Prescription drugs come with many warning labels. One such label is the warning telling you not to mix the drug with alcohol. Opioids (pain killers), depressants, and stimulants have various effects on the body that do not mix well with alcohol.
Alcohol is a depressant which means it relaxes your body and helps calm your mind. When combined with certain prescription drugs that also depress body systems, this can be a dangerous, even deadly combination.
Conversely, alcohol and other drugs, such as stimulant drugs, can also produce dangerous interactions throughout your body. Data provided by the most recent National Survey on Drug Use and Health suggests that one out of every eight adults in the United States struggles with a drug use disorder and alcohol use disorder simultaneously. 1
Alcohol is among the most widely consumed drugs in the United States. As such, it is not uncommon for alcohol to be mixed, either intentionally or unintentionally, with other substances. Alcohol also impacts many body systems, making it challenging to use alcohol and another drug without risking a harmful interaction between two substances. Alcohol is frequently mixed with prescription drugs, benzodiazepines, opioids, cocaine, caffeine, and weed/marijuana. 2
It is important to remember that the effects of mixing alcohol and drugs will vary depending on the substance. For example, the effects of mixing weed and alcohol will differ from those of mixing cocaine and alcohol. These differences occur due to how each drug interacts with the body and the specific alcohol and drug interactions that occur when substances combine in the body.
The side effects of mixing drugs and alcohol will vary from substance to substance. These potential side effects will be detailed below.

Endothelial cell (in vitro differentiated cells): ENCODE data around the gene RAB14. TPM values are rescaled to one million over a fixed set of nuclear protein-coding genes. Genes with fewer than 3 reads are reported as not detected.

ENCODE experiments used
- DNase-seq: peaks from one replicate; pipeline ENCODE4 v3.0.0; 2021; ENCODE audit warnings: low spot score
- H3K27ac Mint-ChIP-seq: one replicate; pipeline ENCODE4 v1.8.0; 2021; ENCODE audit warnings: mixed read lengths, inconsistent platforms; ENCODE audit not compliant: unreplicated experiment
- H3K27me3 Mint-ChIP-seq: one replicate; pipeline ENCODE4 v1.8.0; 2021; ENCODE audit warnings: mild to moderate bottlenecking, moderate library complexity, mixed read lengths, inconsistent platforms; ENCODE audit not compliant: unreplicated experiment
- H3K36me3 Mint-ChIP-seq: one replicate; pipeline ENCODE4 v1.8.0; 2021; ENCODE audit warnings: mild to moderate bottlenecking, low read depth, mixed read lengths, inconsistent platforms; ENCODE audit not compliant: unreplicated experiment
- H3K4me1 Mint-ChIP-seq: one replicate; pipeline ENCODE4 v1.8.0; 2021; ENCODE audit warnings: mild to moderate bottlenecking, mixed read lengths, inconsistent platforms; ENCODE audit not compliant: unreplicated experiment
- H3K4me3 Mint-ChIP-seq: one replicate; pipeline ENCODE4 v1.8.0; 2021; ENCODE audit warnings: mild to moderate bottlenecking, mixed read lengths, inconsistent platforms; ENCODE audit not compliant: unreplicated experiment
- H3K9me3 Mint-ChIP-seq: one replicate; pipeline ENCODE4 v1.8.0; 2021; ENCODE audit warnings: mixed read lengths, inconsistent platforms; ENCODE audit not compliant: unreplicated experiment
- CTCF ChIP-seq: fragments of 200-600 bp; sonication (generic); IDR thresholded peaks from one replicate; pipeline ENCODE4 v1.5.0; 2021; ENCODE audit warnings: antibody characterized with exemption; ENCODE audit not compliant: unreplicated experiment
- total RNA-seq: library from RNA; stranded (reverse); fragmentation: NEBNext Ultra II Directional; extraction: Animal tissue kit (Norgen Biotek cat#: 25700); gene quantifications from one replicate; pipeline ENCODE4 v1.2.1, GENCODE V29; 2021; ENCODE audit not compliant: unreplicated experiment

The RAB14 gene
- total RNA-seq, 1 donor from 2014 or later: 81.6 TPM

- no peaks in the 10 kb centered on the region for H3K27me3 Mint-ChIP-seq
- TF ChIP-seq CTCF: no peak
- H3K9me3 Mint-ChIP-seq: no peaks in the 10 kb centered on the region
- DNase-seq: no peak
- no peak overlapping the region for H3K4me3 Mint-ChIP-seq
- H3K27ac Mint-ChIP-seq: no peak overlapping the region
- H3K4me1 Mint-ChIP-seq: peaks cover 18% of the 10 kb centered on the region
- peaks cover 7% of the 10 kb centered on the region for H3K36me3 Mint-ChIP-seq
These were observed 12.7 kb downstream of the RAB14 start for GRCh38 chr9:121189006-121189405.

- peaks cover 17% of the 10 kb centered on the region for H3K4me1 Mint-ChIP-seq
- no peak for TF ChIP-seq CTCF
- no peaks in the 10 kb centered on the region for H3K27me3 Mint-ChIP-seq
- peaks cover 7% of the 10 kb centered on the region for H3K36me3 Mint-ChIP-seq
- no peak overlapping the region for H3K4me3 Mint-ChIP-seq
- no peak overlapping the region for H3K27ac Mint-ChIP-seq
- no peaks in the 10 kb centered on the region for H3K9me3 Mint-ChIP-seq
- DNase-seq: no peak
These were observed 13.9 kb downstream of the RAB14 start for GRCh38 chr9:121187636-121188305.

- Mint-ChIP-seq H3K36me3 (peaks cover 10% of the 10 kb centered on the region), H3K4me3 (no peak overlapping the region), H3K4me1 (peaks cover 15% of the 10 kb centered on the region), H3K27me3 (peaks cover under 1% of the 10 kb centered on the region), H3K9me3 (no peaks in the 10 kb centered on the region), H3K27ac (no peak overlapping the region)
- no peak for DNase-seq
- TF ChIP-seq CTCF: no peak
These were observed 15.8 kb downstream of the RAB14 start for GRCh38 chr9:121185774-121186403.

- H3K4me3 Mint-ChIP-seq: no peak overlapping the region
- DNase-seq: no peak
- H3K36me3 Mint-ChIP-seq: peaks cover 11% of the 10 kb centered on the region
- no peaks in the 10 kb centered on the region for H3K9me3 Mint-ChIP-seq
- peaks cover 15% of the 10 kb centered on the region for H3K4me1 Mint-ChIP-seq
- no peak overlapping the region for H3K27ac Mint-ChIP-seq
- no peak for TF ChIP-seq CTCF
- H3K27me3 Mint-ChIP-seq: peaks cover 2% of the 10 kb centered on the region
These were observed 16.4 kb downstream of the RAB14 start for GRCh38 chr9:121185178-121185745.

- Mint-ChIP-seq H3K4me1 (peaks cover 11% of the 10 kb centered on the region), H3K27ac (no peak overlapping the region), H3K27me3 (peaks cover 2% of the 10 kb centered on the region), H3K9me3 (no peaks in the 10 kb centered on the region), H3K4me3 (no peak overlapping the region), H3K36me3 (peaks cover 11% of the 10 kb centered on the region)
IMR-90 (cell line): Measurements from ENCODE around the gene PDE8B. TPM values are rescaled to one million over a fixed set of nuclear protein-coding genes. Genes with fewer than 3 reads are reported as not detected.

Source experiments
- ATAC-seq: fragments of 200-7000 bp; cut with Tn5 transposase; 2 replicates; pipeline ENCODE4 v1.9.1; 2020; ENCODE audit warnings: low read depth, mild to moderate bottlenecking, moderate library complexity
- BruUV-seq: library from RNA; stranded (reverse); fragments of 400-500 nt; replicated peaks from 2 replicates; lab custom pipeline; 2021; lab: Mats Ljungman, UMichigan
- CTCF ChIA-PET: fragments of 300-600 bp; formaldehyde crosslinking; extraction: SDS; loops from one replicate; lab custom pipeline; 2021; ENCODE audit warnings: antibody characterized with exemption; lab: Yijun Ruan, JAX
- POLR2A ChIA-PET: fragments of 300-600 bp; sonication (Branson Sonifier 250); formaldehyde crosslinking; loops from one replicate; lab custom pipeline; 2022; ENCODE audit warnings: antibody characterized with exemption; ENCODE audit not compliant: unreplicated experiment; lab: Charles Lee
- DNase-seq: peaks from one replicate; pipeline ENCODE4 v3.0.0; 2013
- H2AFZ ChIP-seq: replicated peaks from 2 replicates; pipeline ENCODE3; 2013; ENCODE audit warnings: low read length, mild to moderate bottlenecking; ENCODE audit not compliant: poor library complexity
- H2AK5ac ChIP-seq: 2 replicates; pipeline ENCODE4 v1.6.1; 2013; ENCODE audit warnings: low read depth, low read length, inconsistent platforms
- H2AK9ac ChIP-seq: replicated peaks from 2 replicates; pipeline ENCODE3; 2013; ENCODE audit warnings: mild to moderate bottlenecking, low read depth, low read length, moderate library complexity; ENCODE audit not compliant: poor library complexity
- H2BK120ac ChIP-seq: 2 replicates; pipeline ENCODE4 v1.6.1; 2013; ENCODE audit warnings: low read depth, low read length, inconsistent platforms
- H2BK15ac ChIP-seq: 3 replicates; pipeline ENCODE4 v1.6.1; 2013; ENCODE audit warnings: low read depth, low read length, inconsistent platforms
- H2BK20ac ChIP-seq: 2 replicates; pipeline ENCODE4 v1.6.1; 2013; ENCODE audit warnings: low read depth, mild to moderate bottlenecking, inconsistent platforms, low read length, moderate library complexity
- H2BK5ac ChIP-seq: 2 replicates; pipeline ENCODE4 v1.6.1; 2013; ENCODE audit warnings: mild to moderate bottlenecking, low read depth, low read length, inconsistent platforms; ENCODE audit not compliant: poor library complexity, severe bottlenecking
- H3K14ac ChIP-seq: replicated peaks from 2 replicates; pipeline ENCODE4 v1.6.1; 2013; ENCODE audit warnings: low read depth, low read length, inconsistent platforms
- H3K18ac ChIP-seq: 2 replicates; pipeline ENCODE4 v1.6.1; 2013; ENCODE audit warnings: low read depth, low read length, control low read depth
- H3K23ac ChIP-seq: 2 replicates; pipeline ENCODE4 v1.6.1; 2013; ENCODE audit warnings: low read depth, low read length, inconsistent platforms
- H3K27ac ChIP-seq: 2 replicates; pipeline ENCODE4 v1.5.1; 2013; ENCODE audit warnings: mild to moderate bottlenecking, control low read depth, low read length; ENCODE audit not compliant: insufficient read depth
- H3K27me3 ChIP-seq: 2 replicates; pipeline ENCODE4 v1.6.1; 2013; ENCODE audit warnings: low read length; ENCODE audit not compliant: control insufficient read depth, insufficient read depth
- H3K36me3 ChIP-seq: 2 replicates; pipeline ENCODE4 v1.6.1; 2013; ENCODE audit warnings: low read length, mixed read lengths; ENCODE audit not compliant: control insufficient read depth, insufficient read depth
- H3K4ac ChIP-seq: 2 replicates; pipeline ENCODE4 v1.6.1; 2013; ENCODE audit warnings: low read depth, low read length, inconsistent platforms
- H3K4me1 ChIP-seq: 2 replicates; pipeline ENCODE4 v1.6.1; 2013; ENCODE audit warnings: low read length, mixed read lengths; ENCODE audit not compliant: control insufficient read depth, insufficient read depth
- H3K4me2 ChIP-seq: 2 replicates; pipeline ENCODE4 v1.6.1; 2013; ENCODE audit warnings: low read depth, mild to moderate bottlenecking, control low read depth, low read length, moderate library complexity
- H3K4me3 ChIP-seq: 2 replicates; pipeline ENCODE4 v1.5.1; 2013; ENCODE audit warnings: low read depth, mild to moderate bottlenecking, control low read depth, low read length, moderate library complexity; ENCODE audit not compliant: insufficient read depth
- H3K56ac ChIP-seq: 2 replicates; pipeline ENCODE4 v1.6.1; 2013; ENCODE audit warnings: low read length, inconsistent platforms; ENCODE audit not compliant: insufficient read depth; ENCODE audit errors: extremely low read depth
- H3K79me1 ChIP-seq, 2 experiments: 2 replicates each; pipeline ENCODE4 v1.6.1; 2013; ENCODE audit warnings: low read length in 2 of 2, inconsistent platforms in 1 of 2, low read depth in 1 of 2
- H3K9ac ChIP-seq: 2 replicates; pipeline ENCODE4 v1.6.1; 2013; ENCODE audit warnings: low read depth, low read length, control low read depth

Ibuprofen is an NSAID or (nonsteroidal anti-inflammatory drug) used to relieve pain, fever, and swelling. Common examples of popular NSAIDs include Advil and Motrin. Ibuprofen is also found in certain prescription-strength medications. Mixing alcohol with Ibuprofen may intensify the effects of Ibuprofen. Long-term dangers of mixing alcohol and drugs like Ibuprofen include stomach bleeding and kidney damage. 3
Xanax is a prescription sedative that is typically prescribed to help reduce the intensity of anxiety and panic symptoms. Xanax slows the activity of the CNS (central nervous system), leading to feelings of calm and relaxation.
Because alcohol is also a sedative, it slows the speed and function of the CNS. Mixing sedating prescription drugs with alcohol can lead to potentially fatal oversedation. 4
Another drug that produces potentially dangerous alcohol and medication interactions is Adderall. Sometimes people combine prescription medicines with alcohol to lessen the effects of alcohol. The idea is that the stimulating effect of Adderall will “cancel out” the sedating effect of alcohol; however, this is not what happens. Mixing alcohol and prescription drugs like Adderall can produce dangerous mental and physical health effects.
Benadryl (diphenhydramine) and alcohol are both depressants. When taken individually, they slow the speed of the brain and vital body functions. When combined with another drug from the same drug class, the sedating effects of both substances are magnified. When alcohol and diphenhydramine are mixed, the effects often lead to dangerous levels of sedation.